The abduction finger sign15 is again based on the same principle: the fifth finger of the affected hand will display a synkinetic abduction when testing the abduction of fingers in the healthy hand. This sign was evaluated by an examiner blinded to the diagnosis in 36 healthy controls, 10 functional patients and 11 organic patients. It was present in all healthy subjects and all functional patients but in none of the organic patients, yielding a 100% sensitivity and 100% specificity. However, this study did not control for the degree of paresis and a bias towards more severe paresis in organic patients could have prevented the abduction from being seen. Therefore this test is only applicable when a complete hand plegia is present.
The Spinal Injuries Center test has been evaluated in 14 patients with functional leg paresis and 48 organic controls. Legs are passively positioned in a flexed posture in patients lying in bed. When the paretic leg falls, the test is considered negative, whereas when the paretic leg stays in a flexed posture, it is considered positive. It showed high sensitivity (100%) and specificity (97.9%); but the evaluation was not blinded and its use was limited to patients with severe paralysis who could not lift up their knees.
Collapsing weakness or give-away weakness is a commonly accepted sign for functional paresis. It demonstrates that patients are able to produce a reasonable strength, but when tested against the examiner's resistance, the power quickly ‘gives away’. Two studies report collapsing weakness in functional patients with low sensitivity of 20%22 and 70%21 but a high specificity of 95% and 98%, respectively. When pooling the data on 122 functional patients and 86 controls, the estimated sensitivity was 63% and the specificity 97%. Like the Hoover sign, this test relies on the examiner's subjective interpretation of strength. However, electrophysiological evaluations using dynamometer measurements have supported evidence20 for this clinical sign by obtaining an objective equivalent; the ‘break index’. This index was shown to be significantly higher in functional compared with organic weakness. The authors further validated it in a cohort of 20 subjects in a blinded protocol, and found 100% sensitivity and 89% specificity. This index is interesting, although not applicable to bedside testing, as it quantitatively measures what clinicians commonly consider give-way weakness.
The co-contraction sign, defined as the simultaneous contraction of an antagonist muscle when voluntarily contracting an agonist, was studied in 20 functional paraplegic patients compared with 23 organic patients23 and showed a low sensitivity of 17% but a high specificity of 100%.
Motor performance variability or inconsistency is another classical sign characterised by discordance in motor testing between two given situations: a patient with complete plegia of a limb when tested in a supine position stands on the previously plegic limb and walks out of the examination room. Only one study reports data on this sign, referred to as the impossibility to do a movement while another movement using the same muscle is possible,22 in 2/15(12%) functional patients and 1/40 (2.5%) organic controls, inferring a sensitivity of 13% but a specificity of 98%.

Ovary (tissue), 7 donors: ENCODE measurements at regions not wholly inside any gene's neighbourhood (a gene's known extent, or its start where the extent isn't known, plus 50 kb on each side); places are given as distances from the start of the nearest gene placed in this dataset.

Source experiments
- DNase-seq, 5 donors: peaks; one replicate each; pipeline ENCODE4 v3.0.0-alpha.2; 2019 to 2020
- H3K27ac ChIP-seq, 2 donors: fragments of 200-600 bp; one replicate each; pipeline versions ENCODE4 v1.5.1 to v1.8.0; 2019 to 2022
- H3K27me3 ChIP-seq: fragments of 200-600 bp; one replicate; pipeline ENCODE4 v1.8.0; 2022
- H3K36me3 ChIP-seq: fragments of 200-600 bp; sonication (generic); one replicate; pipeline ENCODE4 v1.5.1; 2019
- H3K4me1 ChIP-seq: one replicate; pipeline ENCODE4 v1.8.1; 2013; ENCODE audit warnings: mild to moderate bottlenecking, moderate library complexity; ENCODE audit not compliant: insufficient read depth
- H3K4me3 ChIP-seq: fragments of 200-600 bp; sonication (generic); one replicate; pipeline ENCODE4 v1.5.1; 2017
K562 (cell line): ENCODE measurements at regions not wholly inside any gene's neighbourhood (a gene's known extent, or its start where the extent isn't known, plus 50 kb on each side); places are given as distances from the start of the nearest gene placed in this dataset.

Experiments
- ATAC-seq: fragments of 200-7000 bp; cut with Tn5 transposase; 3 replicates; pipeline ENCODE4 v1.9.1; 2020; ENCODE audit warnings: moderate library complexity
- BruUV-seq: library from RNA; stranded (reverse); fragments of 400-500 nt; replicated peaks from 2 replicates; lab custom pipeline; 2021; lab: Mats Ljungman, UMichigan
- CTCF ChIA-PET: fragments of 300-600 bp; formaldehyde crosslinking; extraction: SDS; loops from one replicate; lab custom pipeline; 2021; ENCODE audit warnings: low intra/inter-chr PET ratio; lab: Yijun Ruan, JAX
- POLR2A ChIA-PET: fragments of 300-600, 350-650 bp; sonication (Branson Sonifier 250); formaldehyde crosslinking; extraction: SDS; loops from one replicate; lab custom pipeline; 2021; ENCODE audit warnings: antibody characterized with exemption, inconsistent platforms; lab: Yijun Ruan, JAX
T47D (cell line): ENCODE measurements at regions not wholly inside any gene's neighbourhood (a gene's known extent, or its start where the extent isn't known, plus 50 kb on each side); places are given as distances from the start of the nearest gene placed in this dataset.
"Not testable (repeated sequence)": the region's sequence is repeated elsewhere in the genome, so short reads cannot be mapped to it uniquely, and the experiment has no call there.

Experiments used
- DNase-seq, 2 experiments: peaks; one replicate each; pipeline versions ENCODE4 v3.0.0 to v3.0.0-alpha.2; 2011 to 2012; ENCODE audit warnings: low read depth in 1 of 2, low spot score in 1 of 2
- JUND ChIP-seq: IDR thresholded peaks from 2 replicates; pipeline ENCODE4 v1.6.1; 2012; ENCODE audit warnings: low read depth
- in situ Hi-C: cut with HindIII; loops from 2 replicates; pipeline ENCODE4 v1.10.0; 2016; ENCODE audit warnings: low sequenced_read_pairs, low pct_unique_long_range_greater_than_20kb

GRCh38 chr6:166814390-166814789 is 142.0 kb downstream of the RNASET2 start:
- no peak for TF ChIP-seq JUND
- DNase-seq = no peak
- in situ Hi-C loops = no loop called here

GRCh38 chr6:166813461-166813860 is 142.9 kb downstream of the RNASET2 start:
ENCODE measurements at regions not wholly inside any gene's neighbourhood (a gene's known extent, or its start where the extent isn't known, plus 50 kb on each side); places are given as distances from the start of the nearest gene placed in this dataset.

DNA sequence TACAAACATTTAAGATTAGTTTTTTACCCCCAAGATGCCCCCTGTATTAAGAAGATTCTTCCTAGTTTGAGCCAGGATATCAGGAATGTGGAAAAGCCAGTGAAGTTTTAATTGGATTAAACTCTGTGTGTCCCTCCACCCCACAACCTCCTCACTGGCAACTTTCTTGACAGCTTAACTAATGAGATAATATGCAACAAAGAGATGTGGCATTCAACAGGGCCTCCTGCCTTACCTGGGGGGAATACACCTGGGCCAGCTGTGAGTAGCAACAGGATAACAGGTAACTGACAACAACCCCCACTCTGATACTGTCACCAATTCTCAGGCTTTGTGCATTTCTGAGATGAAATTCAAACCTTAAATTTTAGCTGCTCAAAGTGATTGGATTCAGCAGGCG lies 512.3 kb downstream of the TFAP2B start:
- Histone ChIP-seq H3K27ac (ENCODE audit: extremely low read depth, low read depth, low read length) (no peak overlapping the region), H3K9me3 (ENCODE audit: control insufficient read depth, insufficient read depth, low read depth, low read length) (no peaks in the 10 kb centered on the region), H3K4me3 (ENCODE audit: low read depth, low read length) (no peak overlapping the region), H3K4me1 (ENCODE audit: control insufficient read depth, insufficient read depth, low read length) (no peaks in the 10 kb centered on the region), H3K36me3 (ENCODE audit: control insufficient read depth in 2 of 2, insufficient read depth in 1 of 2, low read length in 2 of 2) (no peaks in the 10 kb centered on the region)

Midline splitting of sensory deficit is defined by a sensory loss of half of the body (with face, trunk, arm and leg involvement) with a clear edge on the midline. It has been interpreted as a functional sign, as anatomical central lesions usually spare the trunk. Thalamic lesions (lacunar stroke or tumours) are thought to be the only alternate explanation. A pattern of midline splitting has been reported in 4/15(27%) functional patients and in 6/40(15%) neurological controls22 yielding low sensitivity of 26% but high specificity of 85%. Another case-control study reported a midline splitting in 20/107(19%) functional weakness subjects but in only 1/46(2%) neurological controls21 yielding a sensitivity of 18% but a high specificity of 98%. Both studies included mixed motor and sensory symptoms but the main focus of the study was not to test for sensory deficits. The only controlled study16 specifically looking at sensory deficit reported similar low sensitivity (20%) and high specificity (93%).
Splitting of vibration sense has been suggested as a sign of functional sensory loss, as vibration is perceived mainly through bone conduction. Placing a tuning fork on the right or left side of the forehead or the sternum is thus expected to be felt identically, as the same bone is involved. This sign was evaluated in a sample of 100 consecutive subjects complaining of facial unilateral numbness, 80% of which were organic and 20% were functional.16 A tuning fork was placed on the forehead of the normal side first and subjects were asked to compare the feeling of both sides: 19/20 (95%) of the functional patients reported a diminished vibration on the numb side but so did 69/80 (86%) of the organic patients. This study suggests that although sensitive (95%) this sign has a very low specificity (14%). The study was not blinded, the method did not ensure that both sides receive exactly the same vibration and the degree of diminished sensation was not assessed. Such diminished vibration sensation on the numb side has been found in 39% functional cases and 11% organic controls, but it is important to highlight that the opposite (ie, increased vibration sensation on the numb side) was also present in 7% of functional cases and 7% of organic controls.21